In 4 weeks or so the chicks should all range in age from 2-3 weeks give or take, and assuming at least 2-3 chicks hatch you should not need to worry about them chilling on the trip so long as the truck is 70 degrees and the chicks are safely inside of their nest box.

When it comes to actually moving them to your new home the dad and the chicks should essentially be the only ones in the breeding cage. You will want to remove the hen when the youngest chick is 2-3 weeks in age at most to prevent her starting another clutch, which would complicate your situation immensely and is not something you want to deal with


The best success I have had/can recommend when it comes to moving a breeding pair and chicks successfully is the following:

About 2 weeks before you actually need to move begin placing a light colored sheet that is not see through over the back wall of the breeding cage. During the next week or so, steadily increase how much of the cage is covered by the sheet inch by inch until the entire cage is covered completely by the sheet during the night, and only leave a few inches open during the day where you need to open doors for filling food and water containers.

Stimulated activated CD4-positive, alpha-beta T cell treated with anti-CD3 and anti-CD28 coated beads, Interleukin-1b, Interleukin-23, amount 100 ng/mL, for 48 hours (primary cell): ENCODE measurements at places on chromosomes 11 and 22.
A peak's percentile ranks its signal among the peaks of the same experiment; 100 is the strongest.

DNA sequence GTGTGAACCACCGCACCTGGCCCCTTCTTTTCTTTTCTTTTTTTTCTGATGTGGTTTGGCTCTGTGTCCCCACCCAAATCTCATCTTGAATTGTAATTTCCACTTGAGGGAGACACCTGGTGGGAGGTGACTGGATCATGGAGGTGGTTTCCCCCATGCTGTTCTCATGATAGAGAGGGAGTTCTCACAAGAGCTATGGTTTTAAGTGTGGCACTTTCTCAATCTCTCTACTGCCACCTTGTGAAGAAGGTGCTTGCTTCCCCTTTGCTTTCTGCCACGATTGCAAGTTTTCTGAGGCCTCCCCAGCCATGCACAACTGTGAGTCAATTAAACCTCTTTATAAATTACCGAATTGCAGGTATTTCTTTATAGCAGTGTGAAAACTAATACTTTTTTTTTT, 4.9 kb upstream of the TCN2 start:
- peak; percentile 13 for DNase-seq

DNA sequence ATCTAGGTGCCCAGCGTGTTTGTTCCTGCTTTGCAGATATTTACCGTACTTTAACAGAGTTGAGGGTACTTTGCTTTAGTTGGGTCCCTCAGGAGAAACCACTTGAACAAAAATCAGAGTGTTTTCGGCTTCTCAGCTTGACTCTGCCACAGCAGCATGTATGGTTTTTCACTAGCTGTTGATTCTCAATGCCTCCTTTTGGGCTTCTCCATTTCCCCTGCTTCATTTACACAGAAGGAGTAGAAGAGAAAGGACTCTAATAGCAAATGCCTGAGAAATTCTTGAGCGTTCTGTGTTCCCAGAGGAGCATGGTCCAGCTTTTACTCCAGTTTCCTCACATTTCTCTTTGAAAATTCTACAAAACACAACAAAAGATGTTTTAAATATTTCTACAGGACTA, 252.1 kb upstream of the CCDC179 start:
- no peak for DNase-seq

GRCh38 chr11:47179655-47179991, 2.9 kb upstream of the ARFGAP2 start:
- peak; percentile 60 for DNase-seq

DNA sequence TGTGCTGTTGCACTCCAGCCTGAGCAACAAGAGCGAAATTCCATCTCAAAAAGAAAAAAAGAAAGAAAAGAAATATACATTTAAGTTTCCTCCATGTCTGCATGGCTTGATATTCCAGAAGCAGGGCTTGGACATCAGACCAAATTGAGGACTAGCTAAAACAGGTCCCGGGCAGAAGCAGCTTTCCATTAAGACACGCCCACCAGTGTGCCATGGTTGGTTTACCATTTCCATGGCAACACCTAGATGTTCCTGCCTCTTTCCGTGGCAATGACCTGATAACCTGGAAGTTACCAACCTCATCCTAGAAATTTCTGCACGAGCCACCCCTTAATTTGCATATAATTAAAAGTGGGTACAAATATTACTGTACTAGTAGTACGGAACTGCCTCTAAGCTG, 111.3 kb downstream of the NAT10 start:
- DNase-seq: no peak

Right before you actually move, completely fill the food and water in the cage and completely wrap/cover all sides of the cage with the sheet. Use clothes pins or something of that nature to ensure no gaps are left at the front or bottom during the process so there is as little stress to the birds as possible.